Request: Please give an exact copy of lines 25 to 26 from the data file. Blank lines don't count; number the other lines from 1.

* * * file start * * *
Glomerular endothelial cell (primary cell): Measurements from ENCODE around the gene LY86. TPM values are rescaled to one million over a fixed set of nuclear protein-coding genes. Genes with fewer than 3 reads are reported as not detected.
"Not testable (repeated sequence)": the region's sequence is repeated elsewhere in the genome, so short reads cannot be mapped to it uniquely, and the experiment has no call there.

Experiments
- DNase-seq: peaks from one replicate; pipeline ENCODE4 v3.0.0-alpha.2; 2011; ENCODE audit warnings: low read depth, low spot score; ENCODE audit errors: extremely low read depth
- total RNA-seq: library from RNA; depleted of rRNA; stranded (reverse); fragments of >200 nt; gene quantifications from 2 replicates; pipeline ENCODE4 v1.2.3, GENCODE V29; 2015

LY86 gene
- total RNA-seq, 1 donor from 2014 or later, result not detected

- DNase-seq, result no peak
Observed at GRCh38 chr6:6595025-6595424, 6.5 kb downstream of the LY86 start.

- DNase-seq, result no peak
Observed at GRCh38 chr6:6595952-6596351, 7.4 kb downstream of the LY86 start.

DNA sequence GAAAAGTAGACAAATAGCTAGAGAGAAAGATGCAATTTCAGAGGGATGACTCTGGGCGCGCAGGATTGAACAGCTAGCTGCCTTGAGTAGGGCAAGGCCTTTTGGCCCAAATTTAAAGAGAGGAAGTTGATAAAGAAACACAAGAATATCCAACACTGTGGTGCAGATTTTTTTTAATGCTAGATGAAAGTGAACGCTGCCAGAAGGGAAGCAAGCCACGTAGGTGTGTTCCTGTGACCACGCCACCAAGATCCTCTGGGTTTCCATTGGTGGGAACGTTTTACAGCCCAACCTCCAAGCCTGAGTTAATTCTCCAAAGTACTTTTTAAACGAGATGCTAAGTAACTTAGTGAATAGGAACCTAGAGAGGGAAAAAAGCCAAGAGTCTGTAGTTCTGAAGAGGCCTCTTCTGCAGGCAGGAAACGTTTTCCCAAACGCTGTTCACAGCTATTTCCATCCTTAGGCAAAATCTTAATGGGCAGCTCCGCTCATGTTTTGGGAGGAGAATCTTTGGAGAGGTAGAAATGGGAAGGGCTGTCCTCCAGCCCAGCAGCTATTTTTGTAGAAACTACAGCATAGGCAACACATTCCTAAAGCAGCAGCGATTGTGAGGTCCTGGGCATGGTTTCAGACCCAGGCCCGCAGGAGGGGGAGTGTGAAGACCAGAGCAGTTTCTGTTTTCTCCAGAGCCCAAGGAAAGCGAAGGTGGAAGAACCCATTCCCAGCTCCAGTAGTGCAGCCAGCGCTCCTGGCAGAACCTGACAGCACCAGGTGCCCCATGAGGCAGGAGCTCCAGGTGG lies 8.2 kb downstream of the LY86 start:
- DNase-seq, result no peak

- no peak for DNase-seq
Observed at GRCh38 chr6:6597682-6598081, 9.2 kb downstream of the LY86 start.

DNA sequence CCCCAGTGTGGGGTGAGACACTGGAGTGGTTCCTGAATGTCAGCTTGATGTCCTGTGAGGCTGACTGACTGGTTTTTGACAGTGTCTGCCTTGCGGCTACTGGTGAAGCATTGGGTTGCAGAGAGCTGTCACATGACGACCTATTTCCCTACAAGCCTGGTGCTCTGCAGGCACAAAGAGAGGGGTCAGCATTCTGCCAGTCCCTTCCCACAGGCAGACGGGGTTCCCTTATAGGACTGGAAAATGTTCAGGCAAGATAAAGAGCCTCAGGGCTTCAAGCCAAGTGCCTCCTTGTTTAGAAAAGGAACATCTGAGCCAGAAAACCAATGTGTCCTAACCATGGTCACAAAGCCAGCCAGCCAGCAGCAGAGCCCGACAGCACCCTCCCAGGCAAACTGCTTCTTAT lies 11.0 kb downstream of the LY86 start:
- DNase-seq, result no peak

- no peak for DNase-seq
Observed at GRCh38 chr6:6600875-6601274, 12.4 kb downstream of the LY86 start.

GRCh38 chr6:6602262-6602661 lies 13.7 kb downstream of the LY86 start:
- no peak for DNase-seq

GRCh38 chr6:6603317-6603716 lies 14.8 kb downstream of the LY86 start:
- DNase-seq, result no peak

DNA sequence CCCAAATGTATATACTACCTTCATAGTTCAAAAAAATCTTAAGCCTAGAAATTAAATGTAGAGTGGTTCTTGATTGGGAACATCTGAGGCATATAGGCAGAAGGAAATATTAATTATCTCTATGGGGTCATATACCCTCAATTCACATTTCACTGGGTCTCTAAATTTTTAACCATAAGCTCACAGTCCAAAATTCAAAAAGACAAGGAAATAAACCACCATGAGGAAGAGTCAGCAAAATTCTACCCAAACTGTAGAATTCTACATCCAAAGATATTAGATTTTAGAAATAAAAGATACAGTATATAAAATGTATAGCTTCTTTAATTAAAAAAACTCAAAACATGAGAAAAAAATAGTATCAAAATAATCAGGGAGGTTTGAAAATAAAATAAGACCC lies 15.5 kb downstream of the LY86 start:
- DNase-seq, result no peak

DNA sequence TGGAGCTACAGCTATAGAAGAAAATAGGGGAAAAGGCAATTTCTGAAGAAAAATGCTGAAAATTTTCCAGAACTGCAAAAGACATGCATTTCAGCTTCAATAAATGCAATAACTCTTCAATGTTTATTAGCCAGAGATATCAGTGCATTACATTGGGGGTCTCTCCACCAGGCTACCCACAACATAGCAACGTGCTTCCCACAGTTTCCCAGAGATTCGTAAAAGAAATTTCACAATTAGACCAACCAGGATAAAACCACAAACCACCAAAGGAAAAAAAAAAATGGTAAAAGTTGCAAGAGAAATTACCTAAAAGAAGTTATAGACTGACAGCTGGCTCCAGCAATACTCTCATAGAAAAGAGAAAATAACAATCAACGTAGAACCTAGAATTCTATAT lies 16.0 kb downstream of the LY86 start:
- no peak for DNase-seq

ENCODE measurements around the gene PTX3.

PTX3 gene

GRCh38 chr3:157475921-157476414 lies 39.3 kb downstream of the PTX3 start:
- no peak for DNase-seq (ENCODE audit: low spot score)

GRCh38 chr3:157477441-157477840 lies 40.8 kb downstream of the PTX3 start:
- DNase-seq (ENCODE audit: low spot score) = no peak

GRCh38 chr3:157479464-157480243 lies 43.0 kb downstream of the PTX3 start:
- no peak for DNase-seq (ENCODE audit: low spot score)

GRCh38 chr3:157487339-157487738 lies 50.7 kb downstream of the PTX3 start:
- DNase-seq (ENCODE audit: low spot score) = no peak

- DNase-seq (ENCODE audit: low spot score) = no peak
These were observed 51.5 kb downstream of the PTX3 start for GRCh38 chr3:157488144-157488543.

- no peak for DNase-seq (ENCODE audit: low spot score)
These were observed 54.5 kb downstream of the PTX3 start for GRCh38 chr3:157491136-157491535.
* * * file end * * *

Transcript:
- DNase-seq, result no peak

DNA sequence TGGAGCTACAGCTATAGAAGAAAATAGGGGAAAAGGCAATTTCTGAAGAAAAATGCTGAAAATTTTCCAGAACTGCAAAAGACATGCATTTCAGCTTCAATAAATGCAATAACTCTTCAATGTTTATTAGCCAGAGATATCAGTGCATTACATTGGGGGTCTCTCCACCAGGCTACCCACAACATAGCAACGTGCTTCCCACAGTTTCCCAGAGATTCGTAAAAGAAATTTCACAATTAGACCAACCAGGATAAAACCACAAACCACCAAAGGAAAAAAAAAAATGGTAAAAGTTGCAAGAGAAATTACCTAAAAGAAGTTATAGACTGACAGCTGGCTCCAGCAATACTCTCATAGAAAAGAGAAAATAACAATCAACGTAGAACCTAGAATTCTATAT lies 16.0 kb downstream of the LY86 start: